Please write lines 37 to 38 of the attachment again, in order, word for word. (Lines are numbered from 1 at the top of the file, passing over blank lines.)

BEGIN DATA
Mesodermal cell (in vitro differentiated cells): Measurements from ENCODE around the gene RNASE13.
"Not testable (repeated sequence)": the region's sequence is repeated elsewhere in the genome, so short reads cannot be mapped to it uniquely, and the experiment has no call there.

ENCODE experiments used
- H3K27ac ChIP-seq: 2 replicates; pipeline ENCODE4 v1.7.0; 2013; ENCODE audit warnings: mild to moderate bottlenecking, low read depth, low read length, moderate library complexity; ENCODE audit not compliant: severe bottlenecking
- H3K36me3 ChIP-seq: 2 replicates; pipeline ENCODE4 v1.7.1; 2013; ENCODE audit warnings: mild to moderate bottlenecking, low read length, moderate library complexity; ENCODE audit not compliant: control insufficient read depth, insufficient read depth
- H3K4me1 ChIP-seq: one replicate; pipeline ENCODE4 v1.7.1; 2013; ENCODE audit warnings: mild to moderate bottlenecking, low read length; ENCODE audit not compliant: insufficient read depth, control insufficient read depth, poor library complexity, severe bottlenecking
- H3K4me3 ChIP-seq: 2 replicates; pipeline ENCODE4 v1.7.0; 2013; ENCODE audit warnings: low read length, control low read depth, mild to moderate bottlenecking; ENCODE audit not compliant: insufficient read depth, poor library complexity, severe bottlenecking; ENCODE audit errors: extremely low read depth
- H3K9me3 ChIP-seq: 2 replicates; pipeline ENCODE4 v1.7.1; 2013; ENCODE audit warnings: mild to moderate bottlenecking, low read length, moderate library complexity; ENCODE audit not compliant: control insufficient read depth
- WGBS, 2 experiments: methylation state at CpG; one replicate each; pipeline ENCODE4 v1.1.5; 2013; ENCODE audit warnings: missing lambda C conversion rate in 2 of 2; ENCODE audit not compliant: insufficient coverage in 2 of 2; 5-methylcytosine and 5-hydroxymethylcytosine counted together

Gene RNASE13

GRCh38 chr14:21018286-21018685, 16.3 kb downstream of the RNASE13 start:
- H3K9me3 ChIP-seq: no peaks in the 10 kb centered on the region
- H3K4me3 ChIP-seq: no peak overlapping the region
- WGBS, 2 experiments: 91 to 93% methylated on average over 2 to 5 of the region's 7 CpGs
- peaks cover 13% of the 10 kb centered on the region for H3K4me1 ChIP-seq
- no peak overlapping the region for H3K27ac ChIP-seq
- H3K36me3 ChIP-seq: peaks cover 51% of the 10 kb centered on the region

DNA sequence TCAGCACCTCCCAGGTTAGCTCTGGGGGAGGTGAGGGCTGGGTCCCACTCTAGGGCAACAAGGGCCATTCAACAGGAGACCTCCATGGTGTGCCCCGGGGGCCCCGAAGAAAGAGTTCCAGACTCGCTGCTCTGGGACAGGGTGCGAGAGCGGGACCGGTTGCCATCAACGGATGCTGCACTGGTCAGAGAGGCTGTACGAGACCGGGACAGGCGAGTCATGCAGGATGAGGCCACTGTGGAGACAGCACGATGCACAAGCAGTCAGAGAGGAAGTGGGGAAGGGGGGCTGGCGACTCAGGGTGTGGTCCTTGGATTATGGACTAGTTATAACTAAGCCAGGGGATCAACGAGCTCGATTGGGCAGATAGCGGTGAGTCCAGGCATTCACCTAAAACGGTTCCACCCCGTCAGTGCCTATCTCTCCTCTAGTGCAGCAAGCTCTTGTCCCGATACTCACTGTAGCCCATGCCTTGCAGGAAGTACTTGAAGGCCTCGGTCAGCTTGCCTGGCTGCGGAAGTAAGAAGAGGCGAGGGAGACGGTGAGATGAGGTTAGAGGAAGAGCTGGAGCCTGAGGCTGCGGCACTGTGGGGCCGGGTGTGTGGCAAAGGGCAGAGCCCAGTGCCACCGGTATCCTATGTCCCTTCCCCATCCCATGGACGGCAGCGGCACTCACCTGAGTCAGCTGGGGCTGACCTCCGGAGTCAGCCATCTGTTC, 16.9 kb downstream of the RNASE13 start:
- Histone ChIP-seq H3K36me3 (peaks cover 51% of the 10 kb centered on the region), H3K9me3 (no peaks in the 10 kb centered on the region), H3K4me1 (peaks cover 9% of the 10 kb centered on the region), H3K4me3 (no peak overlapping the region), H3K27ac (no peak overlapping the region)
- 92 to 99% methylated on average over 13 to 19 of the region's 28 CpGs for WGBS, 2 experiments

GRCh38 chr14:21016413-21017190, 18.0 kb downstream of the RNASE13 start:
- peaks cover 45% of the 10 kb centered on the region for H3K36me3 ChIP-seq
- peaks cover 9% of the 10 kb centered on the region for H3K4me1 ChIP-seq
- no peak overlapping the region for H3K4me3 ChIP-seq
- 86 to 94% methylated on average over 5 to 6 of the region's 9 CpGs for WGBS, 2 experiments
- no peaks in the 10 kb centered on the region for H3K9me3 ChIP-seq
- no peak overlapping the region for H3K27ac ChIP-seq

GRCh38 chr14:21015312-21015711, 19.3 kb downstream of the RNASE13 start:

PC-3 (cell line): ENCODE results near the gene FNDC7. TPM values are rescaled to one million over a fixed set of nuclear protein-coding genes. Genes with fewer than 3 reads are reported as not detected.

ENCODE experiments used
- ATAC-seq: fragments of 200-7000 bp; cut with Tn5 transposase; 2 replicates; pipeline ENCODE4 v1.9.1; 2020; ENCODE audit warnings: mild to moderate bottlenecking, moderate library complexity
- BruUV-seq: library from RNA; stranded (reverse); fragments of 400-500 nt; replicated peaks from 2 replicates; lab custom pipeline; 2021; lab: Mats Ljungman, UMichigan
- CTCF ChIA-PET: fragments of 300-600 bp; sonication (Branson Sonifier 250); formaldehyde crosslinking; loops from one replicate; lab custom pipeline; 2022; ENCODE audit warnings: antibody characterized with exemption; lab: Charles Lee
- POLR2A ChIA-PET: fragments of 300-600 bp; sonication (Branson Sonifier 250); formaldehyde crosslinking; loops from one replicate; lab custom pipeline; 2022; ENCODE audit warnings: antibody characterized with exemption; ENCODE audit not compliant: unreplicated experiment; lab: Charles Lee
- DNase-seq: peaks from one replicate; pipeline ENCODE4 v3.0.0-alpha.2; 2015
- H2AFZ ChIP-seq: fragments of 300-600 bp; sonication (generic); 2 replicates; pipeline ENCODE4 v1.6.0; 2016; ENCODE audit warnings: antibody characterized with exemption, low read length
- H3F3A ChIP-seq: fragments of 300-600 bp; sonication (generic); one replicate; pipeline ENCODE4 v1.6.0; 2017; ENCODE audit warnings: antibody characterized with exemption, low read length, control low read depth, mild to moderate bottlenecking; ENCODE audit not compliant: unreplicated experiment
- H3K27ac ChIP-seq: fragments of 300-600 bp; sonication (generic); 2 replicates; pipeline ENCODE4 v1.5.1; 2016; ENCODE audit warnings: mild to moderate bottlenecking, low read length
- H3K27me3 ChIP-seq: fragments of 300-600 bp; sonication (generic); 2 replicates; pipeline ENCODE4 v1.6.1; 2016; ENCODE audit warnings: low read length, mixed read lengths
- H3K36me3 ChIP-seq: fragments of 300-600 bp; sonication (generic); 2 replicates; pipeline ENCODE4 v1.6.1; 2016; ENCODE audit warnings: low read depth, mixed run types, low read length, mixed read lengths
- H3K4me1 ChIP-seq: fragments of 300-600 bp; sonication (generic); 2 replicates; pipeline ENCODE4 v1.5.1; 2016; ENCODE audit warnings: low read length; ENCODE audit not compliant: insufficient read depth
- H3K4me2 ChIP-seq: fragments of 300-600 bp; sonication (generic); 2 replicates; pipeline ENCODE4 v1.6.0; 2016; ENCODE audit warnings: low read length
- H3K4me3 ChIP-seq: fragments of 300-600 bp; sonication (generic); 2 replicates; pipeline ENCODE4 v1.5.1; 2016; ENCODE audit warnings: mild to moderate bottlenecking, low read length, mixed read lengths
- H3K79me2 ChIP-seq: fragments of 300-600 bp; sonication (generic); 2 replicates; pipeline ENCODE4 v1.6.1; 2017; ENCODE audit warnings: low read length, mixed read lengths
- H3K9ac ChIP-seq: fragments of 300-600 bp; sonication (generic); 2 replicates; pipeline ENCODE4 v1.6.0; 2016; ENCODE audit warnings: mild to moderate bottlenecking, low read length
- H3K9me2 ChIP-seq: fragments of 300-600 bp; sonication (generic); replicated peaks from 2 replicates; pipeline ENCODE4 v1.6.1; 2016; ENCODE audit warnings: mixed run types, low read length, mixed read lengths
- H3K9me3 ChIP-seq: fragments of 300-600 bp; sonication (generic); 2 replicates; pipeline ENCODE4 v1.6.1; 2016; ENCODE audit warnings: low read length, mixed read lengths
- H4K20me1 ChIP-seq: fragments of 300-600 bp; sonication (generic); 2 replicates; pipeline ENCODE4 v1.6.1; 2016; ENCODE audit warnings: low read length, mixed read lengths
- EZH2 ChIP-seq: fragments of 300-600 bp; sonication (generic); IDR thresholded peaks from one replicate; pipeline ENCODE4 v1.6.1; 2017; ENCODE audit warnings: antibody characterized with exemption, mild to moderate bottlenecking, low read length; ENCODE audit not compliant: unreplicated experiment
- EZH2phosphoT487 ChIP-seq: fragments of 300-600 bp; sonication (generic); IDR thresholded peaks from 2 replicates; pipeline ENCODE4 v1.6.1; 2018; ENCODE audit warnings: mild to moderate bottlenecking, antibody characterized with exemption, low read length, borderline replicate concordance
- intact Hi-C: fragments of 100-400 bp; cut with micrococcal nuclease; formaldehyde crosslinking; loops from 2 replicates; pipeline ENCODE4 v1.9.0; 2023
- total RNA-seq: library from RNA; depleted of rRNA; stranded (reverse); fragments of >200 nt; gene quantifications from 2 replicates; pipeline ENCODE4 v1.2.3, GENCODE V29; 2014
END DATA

- H3F3A ChIP-seq: fragments of 300-600 bp; sonication (generic); one replicate; pipeline ENCODE4 v1.6.0; 2017; ENCODE audit warnings: antibody characterized with exemption, low read length, control low read depth, mild to moderate bottlenecking; ENCODE audit not compliant: unreplicated experiment
- H3K27ac ChIP-seq: fragments of 300-600 bp; sonication (generic); 2 replicates; pipeline ENCODE4 v1.5.1; 2016; ENCODE audit warnings: mild to moderate bottlenecking, low read length